Although the extent of declines and their causes are not yet well understood, we do have a basic understanding of the major threats to fireflies—including habitat degradation and loss, light pollution, pesticide use, reduction in the quantity and quality of water, climate change, invasive species, and over-collection. Fireflies may be most vulnerable during their larval stage, which can last up to two years. During this time, they can be found resting or hunting for prey on moist soil, in leaf litter, or in rotting logs, and they typically do not travel far from home. Adults, on the other hand, are generally active for only a few weeks each year, which means there is a shorter window in which they could be affected. Species with specific habitat requirements or narrow or patchy distributions are often more at risk. Certain life history traits—like having flightless females or being dependent on specific species of prey—can also increase vulnerability. Threats to soft-bodied invertebrates such as earthworms, snails, and slugs—larval fireflies’ preferred food sources—may have cascading effects on firefly populations that we do not yet fully comprehend.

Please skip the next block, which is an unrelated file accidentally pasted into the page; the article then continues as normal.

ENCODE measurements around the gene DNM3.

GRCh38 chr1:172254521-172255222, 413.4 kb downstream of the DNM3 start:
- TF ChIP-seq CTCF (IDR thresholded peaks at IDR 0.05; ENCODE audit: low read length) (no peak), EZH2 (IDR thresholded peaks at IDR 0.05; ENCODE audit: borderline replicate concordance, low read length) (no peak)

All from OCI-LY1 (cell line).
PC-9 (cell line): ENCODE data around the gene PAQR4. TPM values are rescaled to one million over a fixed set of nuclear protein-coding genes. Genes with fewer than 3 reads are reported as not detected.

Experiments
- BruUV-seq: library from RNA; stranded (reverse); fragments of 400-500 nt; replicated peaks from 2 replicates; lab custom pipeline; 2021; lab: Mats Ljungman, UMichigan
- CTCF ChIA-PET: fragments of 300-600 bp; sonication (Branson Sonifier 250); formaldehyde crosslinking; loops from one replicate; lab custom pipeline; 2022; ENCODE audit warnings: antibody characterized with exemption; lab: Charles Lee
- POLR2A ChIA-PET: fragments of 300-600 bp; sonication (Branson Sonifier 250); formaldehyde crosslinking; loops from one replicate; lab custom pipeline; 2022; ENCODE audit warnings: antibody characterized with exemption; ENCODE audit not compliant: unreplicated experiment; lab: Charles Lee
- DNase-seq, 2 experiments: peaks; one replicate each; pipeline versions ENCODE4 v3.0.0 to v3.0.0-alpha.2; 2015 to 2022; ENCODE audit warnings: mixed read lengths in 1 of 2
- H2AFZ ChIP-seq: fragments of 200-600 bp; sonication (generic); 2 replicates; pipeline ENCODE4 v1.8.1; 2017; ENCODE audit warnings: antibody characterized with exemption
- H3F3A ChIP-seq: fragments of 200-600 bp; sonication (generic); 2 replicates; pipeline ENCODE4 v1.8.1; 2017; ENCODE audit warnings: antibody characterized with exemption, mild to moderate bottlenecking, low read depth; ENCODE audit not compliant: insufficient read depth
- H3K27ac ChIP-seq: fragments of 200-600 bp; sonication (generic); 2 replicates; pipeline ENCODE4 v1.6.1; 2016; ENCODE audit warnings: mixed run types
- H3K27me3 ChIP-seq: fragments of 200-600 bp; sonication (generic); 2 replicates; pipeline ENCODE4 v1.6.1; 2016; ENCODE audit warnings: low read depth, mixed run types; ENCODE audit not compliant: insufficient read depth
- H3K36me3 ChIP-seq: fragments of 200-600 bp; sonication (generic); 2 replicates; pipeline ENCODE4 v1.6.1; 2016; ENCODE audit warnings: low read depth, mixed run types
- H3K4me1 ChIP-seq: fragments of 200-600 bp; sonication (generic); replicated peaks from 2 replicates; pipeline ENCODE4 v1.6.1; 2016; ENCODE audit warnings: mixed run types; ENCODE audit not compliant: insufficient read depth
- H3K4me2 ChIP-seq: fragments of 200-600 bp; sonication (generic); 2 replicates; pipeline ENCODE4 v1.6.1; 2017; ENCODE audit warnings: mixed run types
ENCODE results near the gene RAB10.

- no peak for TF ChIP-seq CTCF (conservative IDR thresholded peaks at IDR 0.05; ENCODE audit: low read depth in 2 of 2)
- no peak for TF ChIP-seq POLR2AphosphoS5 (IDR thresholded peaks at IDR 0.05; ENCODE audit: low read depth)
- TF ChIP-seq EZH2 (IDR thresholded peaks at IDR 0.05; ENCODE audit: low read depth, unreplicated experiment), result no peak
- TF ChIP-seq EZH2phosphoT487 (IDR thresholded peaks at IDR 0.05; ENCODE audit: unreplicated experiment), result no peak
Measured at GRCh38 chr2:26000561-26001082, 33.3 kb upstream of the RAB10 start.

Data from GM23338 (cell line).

The flashing lights of a mass of fireflies add specks of light to this evening view of a forest
Fireflies are some of our most beloved insects. Watching fireflies, such as these mystical lantern fireflies (Photuris mysticalampas) in an Atlantic white cedar forest in Delaware, is a treasured summer evening pastime.  (Photo: Radim Schreiber,


Regardless of the specific reasons for their decline, researchers agree that protecting, restoring, and enhancing firefly habitat is one of the best ways to conserve their populations. In addition, collecting baseline data on firefly populations and distributions will contribute to a better understanding of their conservation status and needs.

This is why we have initiated the Xerces Society’s firefly conservation campaign: Conserving the Jewels of the Night.